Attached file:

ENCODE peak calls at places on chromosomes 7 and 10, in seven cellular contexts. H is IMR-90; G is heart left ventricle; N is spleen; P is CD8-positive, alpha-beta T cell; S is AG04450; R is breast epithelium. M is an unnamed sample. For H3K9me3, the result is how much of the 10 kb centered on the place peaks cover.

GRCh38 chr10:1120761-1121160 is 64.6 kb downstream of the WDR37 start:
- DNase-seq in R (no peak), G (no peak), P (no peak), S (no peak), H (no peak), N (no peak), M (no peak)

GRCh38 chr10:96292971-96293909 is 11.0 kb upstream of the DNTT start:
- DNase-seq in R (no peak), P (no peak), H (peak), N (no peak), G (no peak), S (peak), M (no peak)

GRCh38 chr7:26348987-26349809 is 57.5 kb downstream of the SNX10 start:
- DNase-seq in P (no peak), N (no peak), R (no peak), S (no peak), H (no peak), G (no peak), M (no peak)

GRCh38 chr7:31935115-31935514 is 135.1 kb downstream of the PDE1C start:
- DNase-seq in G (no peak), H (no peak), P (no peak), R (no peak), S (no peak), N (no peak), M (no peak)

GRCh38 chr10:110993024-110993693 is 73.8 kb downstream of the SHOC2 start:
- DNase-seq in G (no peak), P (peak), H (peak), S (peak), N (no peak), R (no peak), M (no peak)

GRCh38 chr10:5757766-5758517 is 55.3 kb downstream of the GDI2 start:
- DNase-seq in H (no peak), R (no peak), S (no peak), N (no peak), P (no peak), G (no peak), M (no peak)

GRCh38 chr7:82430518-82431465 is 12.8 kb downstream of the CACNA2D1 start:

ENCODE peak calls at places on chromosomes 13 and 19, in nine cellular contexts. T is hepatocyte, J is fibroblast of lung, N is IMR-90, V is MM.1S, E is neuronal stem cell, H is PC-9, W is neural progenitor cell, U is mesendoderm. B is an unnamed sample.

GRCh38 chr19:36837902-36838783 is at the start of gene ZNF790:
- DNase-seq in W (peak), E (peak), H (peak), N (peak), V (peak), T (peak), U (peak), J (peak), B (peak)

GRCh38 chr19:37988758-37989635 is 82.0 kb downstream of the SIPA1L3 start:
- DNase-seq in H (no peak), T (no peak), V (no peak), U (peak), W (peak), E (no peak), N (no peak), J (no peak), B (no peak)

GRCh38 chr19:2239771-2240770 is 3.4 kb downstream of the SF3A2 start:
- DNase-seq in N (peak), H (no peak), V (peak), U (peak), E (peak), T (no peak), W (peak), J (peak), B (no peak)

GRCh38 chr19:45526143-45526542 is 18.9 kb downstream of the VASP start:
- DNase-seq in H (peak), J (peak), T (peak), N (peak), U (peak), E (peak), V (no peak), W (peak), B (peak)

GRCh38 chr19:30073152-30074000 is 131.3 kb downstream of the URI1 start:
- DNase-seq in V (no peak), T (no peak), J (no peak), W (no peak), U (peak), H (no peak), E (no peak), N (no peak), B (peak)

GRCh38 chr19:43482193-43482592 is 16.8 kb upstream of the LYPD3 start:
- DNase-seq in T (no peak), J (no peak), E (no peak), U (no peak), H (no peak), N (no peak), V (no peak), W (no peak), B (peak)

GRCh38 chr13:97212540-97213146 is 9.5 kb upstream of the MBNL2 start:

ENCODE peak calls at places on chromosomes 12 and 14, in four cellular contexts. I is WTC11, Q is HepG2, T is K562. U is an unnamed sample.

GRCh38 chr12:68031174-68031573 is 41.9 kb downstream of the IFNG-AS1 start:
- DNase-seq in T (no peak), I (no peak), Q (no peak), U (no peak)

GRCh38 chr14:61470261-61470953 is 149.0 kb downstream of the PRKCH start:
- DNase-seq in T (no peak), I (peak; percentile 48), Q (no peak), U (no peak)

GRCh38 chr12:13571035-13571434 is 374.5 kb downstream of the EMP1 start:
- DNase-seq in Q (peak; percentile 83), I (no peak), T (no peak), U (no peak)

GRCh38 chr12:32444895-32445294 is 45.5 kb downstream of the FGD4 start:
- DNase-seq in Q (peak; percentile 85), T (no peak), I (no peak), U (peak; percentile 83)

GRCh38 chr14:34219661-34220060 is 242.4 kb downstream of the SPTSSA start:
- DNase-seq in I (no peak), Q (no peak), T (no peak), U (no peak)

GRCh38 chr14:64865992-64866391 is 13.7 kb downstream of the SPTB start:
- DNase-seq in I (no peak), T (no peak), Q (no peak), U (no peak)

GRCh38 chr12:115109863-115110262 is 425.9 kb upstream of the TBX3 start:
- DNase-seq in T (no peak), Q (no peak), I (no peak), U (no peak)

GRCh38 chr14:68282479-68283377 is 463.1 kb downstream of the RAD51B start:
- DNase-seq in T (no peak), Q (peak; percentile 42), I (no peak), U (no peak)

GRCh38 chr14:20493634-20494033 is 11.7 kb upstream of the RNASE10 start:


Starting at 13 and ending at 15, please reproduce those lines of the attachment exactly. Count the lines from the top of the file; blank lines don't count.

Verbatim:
- DNase-seq in H (no peak), R (no peak), S (no peak), N (no peak), P (no peak), G (no peak), M (no peak)

GRCh38 chr7:82430518-82431465 is 12.8 kb downstream of the CACNA2D1 start:

ENCODE peak calls at places on chromosomes 13 and 19, in nine cellular contexts. T is hepatocyte, J is fibroblast of lung, N is IMR-90, V is MM.1S, E is neuronal stem cell, H is PC-9, W is neural progenitor cell, U is mesendoderm. B is an unnamed sample.